Ehrharta calycina is usually perennial with strongly geniculate culms (stems), red-flowered and has a creeping, branched rhizome.
Ehrharta calycina is a very variable perennial, rarely annual, 300-700(-1800) mm high; often rhizomatous. The leaf blade is up to 7 mm wide, expanded or rolled and filiform (thread-like). The spikelet is 4.0-8.5 mm long; glumes (the bracts at the base of the spikelet) ± equal, shorter than the spikelet; the sterile lemmas are similar in texture, the sides long-hairy; the first sterile lemma is more than 2/3 as long as the second sterile lemma; the second sterile lemma has an acute or truncate apex, commonly with a mucro or minute awn arising abruptly from the central vein, and a pair of ear-like appendages at the base; the anther is 2.8-6.0 mm long. Flowering time: July to June (but usually in spring).
The SANBI Threatened Plants Programme has as yet not indicated its conservation status, but so far, Ehrharta calycina is common in Cape areas, and is good for grazing, so conservation is practiced indirectly.
Distribution and habitat
The distribution of Ehrharta calycina is endemic, mainly in the southwestern Cape region, with a few widespread. It was introduced to Australia and California, USA as a pasture grass and is now naturalized there. It is adapted to a large variety of habitats, but usually prefers disturbed areas and sandy soils. It is a common winter rainfall grass.
Derivation of name and historical aspects
Ehrharta calycina was named for Friedrich Ehrhart (1742-1795), a Swiss apothecary and botanist. The species name, calycina, is derived from the Latin word meaning belonging to or like a calyx. The genus Ehrharta has ± 35 species in southern Africa and then northwards to Ethiopia and Yemen. It is naturalized in Indonesia, New Zealand and Australia ; 22 species occur in South Africa.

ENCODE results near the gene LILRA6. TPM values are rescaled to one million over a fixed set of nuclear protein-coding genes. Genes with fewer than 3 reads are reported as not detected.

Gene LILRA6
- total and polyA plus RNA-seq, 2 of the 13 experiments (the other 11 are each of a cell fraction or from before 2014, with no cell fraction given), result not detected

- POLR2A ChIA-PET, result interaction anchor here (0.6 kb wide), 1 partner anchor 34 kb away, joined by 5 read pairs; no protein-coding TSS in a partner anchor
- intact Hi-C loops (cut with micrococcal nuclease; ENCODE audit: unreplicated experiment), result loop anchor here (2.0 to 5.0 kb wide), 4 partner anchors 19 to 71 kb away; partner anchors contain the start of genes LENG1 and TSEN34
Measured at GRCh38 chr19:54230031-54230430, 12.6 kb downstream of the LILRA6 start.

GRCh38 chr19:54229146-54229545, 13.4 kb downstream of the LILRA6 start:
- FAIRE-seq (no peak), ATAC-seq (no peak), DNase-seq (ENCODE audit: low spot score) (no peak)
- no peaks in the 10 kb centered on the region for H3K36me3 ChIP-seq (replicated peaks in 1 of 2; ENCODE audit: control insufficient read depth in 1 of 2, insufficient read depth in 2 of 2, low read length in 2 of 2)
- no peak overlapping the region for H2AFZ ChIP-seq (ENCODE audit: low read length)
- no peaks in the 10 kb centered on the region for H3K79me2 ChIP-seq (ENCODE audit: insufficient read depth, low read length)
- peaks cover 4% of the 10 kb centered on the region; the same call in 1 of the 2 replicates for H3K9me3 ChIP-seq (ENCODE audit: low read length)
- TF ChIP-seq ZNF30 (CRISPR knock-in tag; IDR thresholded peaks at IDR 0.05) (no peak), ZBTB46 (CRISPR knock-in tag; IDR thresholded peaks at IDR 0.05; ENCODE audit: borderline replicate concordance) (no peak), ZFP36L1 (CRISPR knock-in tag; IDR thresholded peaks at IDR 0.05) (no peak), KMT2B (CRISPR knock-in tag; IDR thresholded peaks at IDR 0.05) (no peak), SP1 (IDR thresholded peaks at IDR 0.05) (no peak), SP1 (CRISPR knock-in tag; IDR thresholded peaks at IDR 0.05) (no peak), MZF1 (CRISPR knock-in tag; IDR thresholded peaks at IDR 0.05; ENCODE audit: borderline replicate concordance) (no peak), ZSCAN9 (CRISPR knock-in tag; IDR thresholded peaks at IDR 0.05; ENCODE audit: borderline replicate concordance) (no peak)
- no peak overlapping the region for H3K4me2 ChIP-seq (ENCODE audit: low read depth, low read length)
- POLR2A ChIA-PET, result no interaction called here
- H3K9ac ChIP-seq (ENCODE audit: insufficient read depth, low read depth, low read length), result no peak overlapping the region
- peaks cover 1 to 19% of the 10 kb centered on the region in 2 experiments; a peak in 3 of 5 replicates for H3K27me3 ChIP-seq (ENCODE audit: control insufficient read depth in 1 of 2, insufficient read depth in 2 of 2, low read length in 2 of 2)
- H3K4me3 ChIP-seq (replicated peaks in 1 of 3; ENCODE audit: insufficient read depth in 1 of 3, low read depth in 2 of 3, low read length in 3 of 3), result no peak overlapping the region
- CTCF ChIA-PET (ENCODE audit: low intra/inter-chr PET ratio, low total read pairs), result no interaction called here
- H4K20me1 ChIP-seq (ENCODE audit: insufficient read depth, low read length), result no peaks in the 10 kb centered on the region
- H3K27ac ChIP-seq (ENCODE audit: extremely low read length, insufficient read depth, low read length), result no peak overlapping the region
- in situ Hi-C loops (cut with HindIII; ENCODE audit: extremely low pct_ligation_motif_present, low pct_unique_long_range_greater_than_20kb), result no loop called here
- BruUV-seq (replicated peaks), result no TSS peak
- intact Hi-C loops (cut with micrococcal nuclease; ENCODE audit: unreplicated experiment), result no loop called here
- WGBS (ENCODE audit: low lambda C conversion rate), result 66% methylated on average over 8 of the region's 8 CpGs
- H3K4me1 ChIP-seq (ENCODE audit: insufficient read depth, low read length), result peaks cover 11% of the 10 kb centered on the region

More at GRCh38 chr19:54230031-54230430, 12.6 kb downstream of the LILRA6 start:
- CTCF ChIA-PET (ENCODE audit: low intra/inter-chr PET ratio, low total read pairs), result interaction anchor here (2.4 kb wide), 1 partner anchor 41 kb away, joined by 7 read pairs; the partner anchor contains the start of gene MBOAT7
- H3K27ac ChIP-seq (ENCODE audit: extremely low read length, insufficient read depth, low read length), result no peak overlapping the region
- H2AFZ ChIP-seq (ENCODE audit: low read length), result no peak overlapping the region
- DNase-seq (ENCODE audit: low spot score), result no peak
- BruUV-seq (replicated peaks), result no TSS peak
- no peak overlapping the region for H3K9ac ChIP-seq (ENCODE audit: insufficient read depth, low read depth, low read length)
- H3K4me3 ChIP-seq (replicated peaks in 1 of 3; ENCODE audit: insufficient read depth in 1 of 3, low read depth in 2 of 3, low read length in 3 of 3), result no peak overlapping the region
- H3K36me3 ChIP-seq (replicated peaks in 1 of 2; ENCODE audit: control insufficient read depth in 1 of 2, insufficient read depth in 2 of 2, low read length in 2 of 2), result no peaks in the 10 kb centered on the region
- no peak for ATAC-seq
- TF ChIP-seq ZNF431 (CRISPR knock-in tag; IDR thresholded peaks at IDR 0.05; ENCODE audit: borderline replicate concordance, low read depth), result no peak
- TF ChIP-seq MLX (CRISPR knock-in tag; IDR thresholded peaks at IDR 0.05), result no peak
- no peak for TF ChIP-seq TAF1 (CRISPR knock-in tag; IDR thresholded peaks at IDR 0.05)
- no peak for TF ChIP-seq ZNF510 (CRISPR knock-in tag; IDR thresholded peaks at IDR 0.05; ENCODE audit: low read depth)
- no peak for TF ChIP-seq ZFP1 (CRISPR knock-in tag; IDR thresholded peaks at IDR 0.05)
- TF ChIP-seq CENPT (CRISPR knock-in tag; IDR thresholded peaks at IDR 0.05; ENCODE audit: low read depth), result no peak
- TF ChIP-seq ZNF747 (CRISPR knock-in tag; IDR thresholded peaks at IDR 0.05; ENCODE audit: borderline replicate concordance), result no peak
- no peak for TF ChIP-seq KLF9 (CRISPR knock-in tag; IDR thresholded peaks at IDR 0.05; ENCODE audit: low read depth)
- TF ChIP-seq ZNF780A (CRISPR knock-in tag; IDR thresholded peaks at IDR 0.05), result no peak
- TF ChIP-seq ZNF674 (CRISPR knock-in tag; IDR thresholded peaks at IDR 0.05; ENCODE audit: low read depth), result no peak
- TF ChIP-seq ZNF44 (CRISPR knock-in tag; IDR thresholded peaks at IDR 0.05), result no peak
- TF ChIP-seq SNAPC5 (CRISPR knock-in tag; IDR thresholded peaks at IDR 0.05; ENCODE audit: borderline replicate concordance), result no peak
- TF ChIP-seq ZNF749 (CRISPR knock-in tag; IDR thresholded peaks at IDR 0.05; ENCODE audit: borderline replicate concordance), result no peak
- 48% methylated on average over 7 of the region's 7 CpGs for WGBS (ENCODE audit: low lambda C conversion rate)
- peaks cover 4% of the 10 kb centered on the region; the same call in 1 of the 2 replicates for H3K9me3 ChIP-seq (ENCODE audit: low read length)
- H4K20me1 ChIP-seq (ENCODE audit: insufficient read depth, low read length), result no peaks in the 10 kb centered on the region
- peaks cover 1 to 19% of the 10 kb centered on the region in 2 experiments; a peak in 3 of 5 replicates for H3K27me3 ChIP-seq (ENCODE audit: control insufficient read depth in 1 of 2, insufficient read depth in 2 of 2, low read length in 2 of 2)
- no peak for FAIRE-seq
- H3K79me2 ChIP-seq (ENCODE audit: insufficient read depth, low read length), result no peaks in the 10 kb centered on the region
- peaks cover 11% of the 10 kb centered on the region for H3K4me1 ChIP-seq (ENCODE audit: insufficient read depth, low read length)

Ehrharta calycina has many habitats and soil types. It favours sandy soils in the succulent veld of arid areas, but is also widespread in other types of vegetation, occasionally dominant in large patches, especially in disturbed veld. It is pollinated by wind and also seed-dispersed by wind.
Uses and cultural aspects
Ehrharta calycina is a good grazing grass in the more arid regions. Local strains have been tested for forage value and are it is one of the few winter rainfall grasses that is valuable for grazing. In the past it was used to rehabilitate mine dumps. It is a persistent weed in some parts of Australia.
Growing Ehrharta calycina
Ehrharta calycina is best to use in a garden as an ornamental, as it is evergreen. It tends to grow both in height and in width, giving origin to a rounded shrub. It is easy to cultivate, not forgetting its watering and nutritional needs: always leave the soil dry for few days.
It is good to practice a preventative treatment, using a wide-range insecticide, which should be applied when the grass is not flowering.
References and further reading
- Chippindall, L.K.A. & Crook, A.O. 1976. Grasses of southern Africa. Collins, Harare [ Salisbury ].
- Gibbs Russell, G.E., Watson, L., Koekemoer, M., Smook, L., Barker, N.P., Anderson, H.M. & Dallwitz, M.J. 1990. Grasses of southern Africa. Memoirs of the Botanical Survey of South Africa No. 58.
- Leistner, O.A. (ed.). 2000. Seeds plants of southern Africa : families and genera. Strelitzia 10. National Botanical Institute, Pretoria.
- Van Oudtshoorn, F. 1999. Guide to the grasses of southern Africa. Briza Publications, Pretoria.
Aluoneswi Caroline Mashau
Pretoria National Herbarium